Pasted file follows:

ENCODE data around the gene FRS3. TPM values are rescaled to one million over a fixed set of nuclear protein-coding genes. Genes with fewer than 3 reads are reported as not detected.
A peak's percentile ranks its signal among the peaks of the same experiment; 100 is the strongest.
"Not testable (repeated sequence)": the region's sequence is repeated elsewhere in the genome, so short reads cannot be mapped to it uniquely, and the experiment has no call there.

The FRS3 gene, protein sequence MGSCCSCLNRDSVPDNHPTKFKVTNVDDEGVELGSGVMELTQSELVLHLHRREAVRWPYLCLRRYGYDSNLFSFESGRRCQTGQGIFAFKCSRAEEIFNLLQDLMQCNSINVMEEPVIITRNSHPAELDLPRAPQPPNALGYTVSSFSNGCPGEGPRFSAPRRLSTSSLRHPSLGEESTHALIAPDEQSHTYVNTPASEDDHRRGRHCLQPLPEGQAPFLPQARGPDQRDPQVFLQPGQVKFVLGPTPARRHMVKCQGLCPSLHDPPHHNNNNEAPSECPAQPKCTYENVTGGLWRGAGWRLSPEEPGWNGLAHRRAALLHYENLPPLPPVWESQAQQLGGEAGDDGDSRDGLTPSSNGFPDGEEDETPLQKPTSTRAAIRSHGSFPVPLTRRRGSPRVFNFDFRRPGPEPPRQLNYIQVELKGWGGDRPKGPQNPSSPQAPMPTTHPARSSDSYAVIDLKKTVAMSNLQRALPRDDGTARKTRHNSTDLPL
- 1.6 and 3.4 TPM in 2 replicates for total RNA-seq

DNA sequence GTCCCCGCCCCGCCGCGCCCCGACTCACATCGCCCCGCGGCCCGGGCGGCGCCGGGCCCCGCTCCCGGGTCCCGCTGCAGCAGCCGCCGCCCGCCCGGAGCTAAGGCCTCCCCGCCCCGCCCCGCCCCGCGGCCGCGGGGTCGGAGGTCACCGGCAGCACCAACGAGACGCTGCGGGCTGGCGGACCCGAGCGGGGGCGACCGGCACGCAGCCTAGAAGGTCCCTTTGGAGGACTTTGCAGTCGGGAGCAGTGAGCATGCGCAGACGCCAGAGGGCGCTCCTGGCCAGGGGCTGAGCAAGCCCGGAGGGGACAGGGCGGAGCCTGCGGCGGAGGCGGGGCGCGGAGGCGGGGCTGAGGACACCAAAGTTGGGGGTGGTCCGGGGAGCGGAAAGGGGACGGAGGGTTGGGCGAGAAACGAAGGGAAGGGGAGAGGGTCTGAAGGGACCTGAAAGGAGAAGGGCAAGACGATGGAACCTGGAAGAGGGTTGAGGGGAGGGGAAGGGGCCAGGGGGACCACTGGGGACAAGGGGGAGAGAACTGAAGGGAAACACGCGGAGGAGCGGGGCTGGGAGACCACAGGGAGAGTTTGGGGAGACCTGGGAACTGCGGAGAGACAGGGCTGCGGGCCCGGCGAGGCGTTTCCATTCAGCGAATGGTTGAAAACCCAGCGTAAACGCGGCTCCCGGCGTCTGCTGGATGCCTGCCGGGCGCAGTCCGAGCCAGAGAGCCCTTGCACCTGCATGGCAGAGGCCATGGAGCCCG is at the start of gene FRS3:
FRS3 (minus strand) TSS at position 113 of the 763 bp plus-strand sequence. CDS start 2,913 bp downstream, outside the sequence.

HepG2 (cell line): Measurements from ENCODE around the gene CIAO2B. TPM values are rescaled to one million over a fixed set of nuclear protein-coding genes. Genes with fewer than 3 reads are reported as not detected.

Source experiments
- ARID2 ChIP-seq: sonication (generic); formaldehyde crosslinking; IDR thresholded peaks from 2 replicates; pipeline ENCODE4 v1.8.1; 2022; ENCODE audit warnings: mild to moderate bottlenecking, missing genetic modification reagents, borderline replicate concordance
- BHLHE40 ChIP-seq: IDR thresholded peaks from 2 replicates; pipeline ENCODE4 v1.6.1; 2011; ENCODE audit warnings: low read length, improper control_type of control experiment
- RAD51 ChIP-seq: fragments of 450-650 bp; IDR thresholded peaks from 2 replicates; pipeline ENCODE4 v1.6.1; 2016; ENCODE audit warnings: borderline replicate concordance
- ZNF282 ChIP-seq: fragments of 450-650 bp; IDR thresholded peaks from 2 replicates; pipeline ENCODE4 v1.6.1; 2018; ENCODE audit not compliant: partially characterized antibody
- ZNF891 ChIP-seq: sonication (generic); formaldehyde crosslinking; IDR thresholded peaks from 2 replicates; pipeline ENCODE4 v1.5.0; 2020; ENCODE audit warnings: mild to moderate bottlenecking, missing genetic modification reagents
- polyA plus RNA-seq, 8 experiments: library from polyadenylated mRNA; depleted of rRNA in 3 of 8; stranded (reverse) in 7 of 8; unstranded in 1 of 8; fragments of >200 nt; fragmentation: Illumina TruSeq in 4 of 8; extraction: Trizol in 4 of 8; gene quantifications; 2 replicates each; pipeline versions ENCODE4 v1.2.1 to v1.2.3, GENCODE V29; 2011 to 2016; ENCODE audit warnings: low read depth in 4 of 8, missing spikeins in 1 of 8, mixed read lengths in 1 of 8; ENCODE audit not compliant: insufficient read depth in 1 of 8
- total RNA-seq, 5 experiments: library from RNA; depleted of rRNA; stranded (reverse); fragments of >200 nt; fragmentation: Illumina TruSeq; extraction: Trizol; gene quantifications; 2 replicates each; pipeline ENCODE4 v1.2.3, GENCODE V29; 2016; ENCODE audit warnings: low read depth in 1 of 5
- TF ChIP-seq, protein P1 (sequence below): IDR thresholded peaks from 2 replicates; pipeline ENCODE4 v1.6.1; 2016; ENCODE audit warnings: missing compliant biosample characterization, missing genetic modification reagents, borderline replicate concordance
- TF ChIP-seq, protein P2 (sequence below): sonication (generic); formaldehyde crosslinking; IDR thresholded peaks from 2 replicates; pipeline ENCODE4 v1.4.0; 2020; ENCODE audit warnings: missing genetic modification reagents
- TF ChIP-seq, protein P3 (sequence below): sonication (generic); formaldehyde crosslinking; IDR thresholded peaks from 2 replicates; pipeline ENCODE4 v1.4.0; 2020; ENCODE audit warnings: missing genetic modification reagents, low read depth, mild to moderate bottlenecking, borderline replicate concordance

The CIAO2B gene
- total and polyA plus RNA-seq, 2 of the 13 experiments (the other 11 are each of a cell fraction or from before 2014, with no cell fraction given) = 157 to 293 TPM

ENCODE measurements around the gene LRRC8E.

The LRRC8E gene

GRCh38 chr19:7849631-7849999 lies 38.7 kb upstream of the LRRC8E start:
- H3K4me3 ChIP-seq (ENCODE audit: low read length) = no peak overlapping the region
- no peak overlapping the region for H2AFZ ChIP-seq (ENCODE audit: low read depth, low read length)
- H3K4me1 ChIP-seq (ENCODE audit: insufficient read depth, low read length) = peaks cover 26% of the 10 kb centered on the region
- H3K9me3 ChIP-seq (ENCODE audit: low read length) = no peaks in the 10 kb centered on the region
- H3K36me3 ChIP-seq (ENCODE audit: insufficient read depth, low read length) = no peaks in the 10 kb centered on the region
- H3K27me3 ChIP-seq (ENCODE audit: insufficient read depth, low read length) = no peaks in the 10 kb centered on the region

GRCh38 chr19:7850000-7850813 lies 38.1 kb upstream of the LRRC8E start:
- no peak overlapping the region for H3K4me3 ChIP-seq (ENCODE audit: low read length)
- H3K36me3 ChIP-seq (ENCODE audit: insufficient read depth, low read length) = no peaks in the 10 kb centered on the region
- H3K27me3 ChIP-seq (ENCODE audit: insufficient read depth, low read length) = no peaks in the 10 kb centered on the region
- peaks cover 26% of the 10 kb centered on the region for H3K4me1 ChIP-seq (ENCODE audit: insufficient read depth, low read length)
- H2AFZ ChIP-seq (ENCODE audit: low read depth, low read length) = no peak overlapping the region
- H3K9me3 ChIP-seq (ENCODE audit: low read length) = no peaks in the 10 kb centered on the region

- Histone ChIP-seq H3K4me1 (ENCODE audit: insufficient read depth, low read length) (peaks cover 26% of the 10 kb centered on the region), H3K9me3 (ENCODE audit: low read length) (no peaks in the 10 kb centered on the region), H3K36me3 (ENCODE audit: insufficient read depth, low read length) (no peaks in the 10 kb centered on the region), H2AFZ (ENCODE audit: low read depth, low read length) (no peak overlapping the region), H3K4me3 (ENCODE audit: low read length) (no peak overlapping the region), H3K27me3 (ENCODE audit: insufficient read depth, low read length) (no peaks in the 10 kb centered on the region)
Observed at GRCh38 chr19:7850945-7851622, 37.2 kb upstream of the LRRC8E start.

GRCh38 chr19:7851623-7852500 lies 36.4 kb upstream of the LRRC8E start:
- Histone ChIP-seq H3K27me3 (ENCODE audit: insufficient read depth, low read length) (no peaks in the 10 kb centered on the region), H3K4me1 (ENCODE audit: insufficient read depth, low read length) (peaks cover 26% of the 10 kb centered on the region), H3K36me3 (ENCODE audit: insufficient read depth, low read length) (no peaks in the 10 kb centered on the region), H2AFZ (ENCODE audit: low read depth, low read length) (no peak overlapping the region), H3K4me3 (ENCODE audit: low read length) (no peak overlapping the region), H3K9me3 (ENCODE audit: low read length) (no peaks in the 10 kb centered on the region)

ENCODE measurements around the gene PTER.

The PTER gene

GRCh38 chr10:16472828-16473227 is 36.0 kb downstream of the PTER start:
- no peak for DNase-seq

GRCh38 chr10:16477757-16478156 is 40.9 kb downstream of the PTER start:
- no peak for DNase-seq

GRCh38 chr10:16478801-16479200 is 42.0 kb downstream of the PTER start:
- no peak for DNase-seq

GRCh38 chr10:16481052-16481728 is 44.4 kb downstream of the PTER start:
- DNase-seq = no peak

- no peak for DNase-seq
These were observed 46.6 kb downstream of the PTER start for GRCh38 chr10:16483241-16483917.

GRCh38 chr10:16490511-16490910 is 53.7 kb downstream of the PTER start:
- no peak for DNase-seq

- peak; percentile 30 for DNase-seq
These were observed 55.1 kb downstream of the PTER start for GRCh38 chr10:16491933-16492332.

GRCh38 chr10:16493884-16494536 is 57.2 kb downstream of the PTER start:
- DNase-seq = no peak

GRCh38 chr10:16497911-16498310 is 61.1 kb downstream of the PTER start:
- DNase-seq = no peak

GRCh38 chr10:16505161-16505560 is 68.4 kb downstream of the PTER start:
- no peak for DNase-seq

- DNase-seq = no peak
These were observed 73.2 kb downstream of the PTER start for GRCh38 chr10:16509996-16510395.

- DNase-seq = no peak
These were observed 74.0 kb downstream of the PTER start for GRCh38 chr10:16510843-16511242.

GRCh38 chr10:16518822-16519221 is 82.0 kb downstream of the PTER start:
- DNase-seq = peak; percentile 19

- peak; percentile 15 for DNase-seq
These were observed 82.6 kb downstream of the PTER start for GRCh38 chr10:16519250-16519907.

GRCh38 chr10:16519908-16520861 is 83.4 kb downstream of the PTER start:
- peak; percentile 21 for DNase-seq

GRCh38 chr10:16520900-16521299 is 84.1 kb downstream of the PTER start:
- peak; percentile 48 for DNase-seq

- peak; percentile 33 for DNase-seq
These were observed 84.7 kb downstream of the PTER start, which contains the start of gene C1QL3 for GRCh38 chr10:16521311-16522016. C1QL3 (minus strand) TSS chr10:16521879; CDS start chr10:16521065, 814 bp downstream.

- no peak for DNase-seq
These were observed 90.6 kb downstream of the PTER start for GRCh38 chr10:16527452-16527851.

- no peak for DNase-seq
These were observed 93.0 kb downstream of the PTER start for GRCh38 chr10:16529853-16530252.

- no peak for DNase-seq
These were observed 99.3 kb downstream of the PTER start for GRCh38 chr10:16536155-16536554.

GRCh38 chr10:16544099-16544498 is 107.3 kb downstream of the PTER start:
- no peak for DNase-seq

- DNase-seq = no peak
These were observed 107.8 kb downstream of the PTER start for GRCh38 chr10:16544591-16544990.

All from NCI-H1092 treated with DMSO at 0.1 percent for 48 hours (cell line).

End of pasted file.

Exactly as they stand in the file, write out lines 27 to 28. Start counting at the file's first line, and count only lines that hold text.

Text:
- H3K4me1 ChIP-seq (ENCODE audit: insufficient read depth, low read length) = peaks cover 26% of the 10 kb centered on the region
- H3K9me3 ChIP-seq (ENCODE audit: low read length) = no peaks in the 10 kb centered on the region